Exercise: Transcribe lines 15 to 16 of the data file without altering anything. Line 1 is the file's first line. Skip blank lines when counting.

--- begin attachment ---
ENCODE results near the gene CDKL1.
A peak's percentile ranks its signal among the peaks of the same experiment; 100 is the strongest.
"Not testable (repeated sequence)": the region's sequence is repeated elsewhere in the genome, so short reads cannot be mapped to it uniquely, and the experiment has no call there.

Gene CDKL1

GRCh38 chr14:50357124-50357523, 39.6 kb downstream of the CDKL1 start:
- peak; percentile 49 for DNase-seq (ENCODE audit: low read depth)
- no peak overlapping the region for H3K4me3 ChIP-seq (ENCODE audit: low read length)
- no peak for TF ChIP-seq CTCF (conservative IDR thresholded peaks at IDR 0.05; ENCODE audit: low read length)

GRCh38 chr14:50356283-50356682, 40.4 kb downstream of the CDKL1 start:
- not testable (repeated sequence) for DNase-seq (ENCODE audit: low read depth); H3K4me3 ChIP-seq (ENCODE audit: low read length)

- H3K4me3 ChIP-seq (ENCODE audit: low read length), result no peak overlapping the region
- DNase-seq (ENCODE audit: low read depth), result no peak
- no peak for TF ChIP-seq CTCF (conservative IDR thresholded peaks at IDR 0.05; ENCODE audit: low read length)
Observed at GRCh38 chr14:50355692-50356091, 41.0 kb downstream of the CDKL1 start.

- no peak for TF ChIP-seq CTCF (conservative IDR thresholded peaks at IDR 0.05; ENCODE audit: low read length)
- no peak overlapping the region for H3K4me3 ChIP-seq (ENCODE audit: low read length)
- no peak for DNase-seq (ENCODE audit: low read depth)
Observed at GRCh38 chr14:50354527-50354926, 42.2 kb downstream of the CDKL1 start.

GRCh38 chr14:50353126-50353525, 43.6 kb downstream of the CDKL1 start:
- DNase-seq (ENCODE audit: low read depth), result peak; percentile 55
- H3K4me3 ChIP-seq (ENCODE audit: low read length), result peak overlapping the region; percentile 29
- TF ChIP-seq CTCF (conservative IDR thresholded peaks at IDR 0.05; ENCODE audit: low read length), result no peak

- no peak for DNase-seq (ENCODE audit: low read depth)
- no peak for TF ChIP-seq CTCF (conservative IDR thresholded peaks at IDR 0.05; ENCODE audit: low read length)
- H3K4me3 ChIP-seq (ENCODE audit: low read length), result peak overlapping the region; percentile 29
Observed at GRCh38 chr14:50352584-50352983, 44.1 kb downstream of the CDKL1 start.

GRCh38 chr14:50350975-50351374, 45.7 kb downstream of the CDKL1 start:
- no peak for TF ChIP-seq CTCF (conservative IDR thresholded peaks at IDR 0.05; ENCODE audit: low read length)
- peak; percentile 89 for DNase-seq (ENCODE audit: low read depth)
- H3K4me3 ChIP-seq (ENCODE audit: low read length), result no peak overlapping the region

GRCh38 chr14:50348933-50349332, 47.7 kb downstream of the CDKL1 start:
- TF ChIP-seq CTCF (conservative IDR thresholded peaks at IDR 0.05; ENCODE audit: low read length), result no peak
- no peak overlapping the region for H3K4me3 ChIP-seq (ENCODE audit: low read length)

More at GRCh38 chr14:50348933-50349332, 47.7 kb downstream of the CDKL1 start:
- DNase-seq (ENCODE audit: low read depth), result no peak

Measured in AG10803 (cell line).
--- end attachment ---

- no peak for TF ChIP-seq CTCF (conservative IDR thresholded peaks at IDR 0.05; ENCODE audit: low read length)
- no peak overlapping the region for H3K4me3 ChIP-seq (ENCODE audit: low read length)